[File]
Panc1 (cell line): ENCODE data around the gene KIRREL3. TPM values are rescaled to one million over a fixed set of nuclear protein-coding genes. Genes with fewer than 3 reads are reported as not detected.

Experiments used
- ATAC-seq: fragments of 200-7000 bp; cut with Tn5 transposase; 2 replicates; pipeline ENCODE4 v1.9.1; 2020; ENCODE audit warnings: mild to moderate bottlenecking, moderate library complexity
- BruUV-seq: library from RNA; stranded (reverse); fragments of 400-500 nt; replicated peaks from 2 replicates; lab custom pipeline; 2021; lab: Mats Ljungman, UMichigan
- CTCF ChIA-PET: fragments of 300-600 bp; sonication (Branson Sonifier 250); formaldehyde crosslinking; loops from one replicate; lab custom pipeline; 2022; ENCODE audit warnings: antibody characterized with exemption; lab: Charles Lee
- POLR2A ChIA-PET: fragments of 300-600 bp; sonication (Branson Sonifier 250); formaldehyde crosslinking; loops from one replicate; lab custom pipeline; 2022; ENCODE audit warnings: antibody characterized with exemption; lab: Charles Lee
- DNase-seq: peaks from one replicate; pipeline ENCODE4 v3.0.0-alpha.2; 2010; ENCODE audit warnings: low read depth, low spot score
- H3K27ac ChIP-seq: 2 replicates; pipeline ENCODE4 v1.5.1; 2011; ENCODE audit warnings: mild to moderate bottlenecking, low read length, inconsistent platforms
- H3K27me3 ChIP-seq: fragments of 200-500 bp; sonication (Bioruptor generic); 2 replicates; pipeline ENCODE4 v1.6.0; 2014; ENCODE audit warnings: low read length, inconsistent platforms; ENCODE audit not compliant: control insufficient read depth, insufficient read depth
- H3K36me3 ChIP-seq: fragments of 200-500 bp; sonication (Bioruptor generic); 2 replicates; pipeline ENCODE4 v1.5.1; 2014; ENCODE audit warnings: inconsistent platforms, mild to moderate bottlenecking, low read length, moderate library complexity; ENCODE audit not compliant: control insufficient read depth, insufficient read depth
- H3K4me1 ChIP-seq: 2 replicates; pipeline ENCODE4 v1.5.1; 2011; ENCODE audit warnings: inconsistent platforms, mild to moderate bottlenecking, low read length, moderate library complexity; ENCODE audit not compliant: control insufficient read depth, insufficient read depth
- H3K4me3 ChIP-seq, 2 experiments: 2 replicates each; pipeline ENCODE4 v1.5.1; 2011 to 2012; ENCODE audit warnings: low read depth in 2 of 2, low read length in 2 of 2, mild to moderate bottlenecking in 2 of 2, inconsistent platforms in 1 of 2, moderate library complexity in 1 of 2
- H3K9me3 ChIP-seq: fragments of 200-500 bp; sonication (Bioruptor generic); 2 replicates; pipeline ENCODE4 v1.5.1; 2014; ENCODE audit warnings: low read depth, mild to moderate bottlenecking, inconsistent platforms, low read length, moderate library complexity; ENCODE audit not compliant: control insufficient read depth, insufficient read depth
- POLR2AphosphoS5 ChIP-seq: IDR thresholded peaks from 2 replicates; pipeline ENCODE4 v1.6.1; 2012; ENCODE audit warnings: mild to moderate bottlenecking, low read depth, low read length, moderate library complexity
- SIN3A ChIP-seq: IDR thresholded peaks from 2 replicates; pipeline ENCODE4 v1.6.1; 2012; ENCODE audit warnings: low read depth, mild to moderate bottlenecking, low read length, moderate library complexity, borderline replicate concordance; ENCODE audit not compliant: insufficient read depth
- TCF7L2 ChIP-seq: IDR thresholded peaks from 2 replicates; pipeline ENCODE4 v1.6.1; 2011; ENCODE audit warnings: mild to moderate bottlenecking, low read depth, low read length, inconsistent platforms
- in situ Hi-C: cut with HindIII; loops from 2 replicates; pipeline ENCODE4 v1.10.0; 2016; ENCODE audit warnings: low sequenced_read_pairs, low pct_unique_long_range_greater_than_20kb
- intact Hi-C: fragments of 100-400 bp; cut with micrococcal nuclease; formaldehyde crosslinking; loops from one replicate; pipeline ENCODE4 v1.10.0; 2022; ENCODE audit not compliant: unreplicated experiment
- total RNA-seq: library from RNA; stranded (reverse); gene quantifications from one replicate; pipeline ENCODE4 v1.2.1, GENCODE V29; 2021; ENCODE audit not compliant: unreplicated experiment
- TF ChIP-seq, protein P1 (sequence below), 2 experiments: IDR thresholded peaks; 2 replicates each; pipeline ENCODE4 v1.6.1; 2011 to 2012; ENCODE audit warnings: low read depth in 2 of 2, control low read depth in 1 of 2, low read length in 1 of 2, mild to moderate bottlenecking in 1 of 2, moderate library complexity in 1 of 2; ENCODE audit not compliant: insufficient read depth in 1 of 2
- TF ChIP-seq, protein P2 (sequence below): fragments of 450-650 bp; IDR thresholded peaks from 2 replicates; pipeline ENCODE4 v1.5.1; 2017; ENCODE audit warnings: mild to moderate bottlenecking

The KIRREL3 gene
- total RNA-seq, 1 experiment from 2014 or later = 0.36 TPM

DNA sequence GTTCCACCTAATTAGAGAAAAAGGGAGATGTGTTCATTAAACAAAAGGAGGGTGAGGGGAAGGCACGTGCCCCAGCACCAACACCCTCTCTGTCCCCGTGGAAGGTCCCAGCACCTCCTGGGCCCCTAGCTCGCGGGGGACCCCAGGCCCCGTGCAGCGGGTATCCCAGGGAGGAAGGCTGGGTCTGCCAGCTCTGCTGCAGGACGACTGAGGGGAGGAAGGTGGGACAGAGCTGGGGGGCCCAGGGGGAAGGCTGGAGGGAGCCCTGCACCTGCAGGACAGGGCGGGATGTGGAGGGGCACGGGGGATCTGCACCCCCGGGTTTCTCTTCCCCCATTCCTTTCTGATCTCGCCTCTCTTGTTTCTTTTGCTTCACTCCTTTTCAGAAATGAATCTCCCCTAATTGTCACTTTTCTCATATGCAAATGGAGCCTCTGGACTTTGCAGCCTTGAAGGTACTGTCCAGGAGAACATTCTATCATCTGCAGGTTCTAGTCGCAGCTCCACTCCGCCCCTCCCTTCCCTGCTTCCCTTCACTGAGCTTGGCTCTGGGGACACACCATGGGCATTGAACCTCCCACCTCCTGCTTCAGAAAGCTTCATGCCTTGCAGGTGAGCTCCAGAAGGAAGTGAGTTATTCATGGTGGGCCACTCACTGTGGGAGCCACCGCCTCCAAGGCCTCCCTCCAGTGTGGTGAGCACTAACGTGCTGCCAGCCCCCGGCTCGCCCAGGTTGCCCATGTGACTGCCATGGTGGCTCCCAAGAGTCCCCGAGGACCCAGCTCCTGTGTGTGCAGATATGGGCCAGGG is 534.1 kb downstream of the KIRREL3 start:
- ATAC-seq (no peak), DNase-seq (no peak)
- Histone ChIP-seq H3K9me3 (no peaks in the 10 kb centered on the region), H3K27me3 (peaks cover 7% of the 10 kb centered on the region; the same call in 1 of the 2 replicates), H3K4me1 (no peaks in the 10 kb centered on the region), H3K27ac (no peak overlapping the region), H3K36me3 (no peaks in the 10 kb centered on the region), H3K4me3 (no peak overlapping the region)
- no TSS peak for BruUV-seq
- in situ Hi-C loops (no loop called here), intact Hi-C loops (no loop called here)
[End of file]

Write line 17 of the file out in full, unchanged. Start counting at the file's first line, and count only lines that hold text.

- in situ Hi-C: cut with HindIII; loops from 2 replicates; pipeline ENCODE4 v1.10.0; 2016; ENCODE audit warnings: low sequenced_read_pairs, low pct_unique_long_range_greater_than_20kb